About Loyola University Chicago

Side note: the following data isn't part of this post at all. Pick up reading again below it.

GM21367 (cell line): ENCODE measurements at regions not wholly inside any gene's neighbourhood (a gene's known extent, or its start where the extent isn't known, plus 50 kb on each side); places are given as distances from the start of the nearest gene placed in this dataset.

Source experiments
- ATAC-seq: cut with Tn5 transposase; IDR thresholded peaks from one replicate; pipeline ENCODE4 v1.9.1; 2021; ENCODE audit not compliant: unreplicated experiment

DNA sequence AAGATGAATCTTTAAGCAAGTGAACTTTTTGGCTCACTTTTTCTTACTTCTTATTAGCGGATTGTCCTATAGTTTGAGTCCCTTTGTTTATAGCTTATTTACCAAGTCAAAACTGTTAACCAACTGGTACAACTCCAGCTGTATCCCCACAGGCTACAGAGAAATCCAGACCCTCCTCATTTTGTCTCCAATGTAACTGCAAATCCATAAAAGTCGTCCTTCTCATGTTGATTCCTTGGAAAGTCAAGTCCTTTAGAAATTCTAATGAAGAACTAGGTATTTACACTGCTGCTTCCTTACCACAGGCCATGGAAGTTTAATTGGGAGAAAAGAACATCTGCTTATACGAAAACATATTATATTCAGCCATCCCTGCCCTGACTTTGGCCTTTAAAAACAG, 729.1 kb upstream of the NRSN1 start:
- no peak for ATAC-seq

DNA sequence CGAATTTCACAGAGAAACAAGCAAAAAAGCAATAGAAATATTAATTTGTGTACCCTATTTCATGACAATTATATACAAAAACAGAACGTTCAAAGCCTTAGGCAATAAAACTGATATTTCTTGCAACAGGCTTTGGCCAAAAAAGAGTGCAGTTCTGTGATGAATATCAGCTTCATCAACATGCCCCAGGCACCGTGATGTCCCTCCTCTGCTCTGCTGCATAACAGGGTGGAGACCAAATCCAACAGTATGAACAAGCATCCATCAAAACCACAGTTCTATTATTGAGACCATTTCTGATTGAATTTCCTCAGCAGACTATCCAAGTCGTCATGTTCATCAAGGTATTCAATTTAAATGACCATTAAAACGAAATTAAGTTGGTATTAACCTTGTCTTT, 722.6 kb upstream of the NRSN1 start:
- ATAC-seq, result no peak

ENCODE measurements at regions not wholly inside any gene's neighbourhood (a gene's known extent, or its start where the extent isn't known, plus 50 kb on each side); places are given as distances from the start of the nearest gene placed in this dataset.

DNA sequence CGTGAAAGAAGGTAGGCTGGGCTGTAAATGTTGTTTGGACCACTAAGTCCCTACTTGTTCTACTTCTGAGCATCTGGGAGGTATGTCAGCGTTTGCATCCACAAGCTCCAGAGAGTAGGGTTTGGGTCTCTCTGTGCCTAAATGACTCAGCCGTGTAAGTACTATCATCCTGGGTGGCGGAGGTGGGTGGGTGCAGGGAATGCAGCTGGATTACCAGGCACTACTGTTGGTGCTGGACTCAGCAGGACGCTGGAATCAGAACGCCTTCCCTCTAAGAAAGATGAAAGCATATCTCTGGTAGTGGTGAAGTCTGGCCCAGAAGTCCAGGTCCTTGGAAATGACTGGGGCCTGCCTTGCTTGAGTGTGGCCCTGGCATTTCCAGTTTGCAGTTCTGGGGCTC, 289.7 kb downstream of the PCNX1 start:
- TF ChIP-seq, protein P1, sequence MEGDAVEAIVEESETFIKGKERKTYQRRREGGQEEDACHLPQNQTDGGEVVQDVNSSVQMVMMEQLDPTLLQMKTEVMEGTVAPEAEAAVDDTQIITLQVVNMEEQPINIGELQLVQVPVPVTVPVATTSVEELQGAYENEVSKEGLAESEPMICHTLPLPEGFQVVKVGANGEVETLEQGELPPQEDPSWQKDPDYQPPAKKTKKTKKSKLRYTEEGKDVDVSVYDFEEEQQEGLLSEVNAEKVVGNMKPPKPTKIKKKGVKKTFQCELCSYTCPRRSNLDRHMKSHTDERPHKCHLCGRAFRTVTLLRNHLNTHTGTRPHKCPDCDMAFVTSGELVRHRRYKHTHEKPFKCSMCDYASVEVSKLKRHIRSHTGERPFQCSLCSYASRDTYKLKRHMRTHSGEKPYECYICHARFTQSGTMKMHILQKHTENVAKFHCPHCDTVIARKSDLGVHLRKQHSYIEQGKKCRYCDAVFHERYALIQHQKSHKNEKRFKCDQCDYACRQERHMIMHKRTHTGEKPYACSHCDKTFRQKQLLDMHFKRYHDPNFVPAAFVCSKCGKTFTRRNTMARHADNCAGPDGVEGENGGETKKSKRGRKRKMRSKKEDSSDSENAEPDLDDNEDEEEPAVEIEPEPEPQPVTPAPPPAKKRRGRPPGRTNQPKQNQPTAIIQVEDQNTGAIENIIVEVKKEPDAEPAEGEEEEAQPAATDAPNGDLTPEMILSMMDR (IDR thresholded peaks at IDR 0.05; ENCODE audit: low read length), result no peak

Founded in 1870, Loyola University Chicago is one of the nation’s largest Jesuit, Catholic universities, with nearly 16,500 students. More than 11,000 undergraduates call Loyola home. The University has four campuses: three in the greater Chicago area and one in Rome, Italy, as well as course locations in Beijing, China; Saigon-Ho Chi Minh City, Vietnam; Vernon Hills, Illinois (Cuneo Mansion and Gardens); and a Retreat and Ecology Campus in Woodstock, Illinois. The University features 13 schools, colleges, and institutes, including the Quinlan School of Business, Marcella Niehoff School of Nursing, Stritch School of Medicine, College of Arts and Sciences, School of Communication, School of Continuing and Professional Studies, School of Education, School of Law, School of Social Work, Graduate School, Institute of Pastoral Studies, Institute of Environmental Sustainability, and Arrupe College of Loyola University Chicago. Ranked a top 100 national university by U.S. News & World Report, Loyola is also among a select group of universities recognized for community service and engagement by prestigious national organizations like the Carnegie Foundation and the Corporation for National and Community Service. To learn more about Loyola, visit LUC.edu, “like” us at Facebook.com/LoyolaChicago, or follow us on Twitter via @LoyolaChicago or @LoyolaNewsroom.